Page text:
’Crooner qui coole sous les clous’ arrived on a limited cassette run last year like a dream, quickly becoming a go-to album that totally absorbed and distracted us from the needling ambient anxieties outside. Fast forward a year later, and its life-affirming expression of modern eeriness continues to reveal new facets each time we play it - leaving us with a surreal, uncanny feeling that’s dead hard to shake once experienced. Basically, it’s one of those records. Don’t miss it eh?
Mogwai reissue their 90’s EPs on vinyl for the first time in over 20 years through Chemikal Underground.
"Each EP was originally released in limited numbers between 1997 and 1999 and quickly sold out. Although packaged as the CD and download compilation album EP+6, this is the first time 4 Satin, No Education = No Future (Fuck the Curfew) and E.P. have been available on vinyl since the initial pressings.
4 Satin: Curacao vinyl. Originally released 1997.
No Education = No Future: Clear vinyl. Originally released 1998.
EP: Sun Yellow vinyl. Originally released 1999.
“I’m incredibly proud of these EPs,” says guitarist and singer Stuart Braithwaite. “I think they’re interesting as we were experimenting with so many things back then. A lot of what we tried out on those records are things that went on to define us.”"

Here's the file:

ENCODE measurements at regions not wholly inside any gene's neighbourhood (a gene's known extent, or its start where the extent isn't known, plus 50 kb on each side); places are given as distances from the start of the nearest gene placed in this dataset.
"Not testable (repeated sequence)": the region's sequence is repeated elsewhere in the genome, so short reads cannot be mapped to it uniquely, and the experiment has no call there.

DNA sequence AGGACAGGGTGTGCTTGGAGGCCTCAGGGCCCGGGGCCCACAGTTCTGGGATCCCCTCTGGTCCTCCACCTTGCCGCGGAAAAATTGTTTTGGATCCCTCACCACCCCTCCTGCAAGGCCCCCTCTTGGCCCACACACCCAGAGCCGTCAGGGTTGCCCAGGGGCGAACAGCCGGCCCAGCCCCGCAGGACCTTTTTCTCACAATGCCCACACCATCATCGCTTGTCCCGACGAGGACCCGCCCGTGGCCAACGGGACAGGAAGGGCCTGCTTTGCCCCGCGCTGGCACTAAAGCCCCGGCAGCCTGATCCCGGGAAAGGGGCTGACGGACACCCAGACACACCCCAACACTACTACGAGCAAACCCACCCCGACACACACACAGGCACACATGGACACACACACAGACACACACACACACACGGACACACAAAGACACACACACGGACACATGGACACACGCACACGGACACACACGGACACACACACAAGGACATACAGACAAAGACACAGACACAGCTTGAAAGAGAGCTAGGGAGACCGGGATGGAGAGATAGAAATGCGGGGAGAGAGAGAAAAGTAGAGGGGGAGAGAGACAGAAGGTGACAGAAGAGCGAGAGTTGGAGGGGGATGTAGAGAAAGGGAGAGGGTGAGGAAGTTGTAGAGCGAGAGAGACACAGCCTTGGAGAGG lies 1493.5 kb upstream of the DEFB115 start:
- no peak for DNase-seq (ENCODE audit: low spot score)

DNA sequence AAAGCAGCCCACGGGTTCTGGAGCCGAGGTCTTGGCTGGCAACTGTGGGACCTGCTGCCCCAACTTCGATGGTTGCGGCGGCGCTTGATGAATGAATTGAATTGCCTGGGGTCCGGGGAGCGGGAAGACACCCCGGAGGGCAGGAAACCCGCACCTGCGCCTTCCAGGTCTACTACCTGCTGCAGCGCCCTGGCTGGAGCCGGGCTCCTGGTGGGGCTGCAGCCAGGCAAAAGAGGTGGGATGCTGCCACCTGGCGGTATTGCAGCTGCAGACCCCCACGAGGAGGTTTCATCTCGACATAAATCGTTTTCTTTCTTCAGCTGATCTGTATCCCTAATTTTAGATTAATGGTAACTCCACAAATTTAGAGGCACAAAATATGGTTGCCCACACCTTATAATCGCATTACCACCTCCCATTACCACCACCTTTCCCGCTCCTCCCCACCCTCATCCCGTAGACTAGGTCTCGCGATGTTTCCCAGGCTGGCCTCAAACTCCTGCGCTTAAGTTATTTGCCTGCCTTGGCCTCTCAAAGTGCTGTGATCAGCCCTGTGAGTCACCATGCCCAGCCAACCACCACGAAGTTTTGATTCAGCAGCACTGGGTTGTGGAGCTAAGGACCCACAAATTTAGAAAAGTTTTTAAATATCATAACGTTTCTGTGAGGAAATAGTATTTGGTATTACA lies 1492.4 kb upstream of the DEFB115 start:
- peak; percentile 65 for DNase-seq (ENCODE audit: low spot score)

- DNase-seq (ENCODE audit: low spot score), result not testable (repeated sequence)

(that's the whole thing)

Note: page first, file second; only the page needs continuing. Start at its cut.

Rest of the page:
Volume 1 features 8 Andrew Weatherall remixes of Mark Lanegan, Saint Etienne, Gwenno, The Orielles and more.
"Between 1990 and his untimely death in 2020, Andrew fed more Heavenly bands through the mixing desk than those of any other label. Each time, he would warp and twist originals into beautiful new shapes — elasticated club records that might evoke Detroit techno one second and Throbbing Gristle the next, before wheel-spinning into something akin to The Fall produced by King Tubby.
Andrew’s studio adventures would always be guided by that early advice to destroy the source material. It’s why he was the first name that came up when remixes were discussed; the first number on the speed dial. Listening back to these remixes now — to thirty years of glorious outsider sounds — it’s more obvious than ever that Heavenly was blessed to have a friend like Andrew Weatherall."